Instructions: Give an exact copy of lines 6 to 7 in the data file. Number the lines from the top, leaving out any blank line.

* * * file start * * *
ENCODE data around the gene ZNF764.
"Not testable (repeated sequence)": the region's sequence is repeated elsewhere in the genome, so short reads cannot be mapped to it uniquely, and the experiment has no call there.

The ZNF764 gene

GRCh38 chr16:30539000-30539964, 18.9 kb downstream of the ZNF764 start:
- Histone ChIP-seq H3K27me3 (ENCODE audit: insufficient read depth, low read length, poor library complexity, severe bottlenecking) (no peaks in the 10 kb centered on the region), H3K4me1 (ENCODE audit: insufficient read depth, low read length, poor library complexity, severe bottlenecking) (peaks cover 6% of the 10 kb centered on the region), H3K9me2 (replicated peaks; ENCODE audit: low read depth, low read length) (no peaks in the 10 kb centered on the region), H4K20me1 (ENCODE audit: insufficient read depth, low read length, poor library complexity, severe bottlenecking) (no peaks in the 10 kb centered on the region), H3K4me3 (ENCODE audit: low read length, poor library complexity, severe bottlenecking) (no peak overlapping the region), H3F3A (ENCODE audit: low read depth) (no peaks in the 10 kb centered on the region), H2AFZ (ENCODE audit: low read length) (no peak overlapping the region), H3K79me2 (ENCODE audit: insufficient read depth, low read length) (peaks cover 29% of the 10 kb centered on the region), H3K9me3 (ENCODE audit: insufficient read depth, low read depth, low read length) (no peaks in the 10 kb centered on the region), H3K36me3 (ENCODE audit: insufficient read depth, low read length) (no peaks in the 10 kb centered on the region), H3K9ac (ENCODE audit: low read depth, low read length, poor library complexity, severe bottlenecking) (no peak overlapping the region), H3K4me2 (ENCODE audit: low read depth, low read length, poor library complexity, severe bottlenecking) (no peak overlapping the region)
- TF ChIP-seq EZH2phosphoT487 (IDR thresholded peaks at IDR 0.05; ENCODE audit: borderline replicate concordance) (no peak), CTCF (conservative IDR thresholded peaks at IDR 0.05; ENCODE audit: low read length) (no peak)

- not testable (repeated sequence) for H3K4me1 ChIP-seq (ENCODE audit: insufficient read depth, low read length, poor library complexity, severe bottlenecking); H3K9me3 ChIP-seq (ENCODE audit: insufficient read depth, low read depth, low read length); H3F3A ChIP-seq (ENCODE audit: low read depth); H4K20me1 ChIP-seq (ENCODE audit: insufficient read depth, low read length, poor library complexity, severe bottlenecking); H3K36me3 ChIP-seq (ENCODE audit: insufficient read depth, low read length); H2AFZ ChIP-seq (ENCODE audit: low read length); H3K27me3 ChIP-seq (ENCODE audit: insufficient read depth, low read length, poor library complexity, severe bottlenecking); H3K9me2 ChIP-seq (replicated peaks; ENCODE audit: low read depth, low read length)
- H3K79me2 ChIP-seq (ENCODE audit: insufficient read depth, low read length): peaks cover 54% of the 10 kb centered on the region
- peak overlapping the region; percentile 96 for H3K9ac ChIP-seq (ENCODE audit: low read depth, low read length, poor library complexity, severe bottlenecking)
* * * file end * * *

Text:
- TF ChIP-seq EZH2phosphoT487 (IDR thresholded peaks at IDR 0.05; ENCODE audit: borderline replicate concordance) (no peak), CTCF (conservative IDR thresholded peaks at IDR 0.05; ENCODE audit: low read length) (no peak)

- not testable (repeated sequence) for H3K4me1 ChIP-seq (ENCODE audit: insufficient read depth, low read length, poor library complexity, severe bottlenecking); H3K9me3 ChIP-seq (ENCODE audit: insufficient read depth, low read depth, low read length); H3F3A ChIP-seq (ENCODE audit: low read depth); H4K20me1 ChIP-seq (ENCODE audit: insufficient read depth, low read length, poor library complexity, severe bottlenecking); H3K36me3 ChIP-seq (ENCODE audit: insufficient read depth, low read length); H2AFZ ChIP-seq (ENCODE audit: low read length); H3K27me3 ChIP-seq (ENCODE audit: insufficient read depth, low read length, poor library complexity, severe bottlenecking); H3K9me2 ChIP-seq (replicated peaks; ENCODE audit: low read depth, low read length)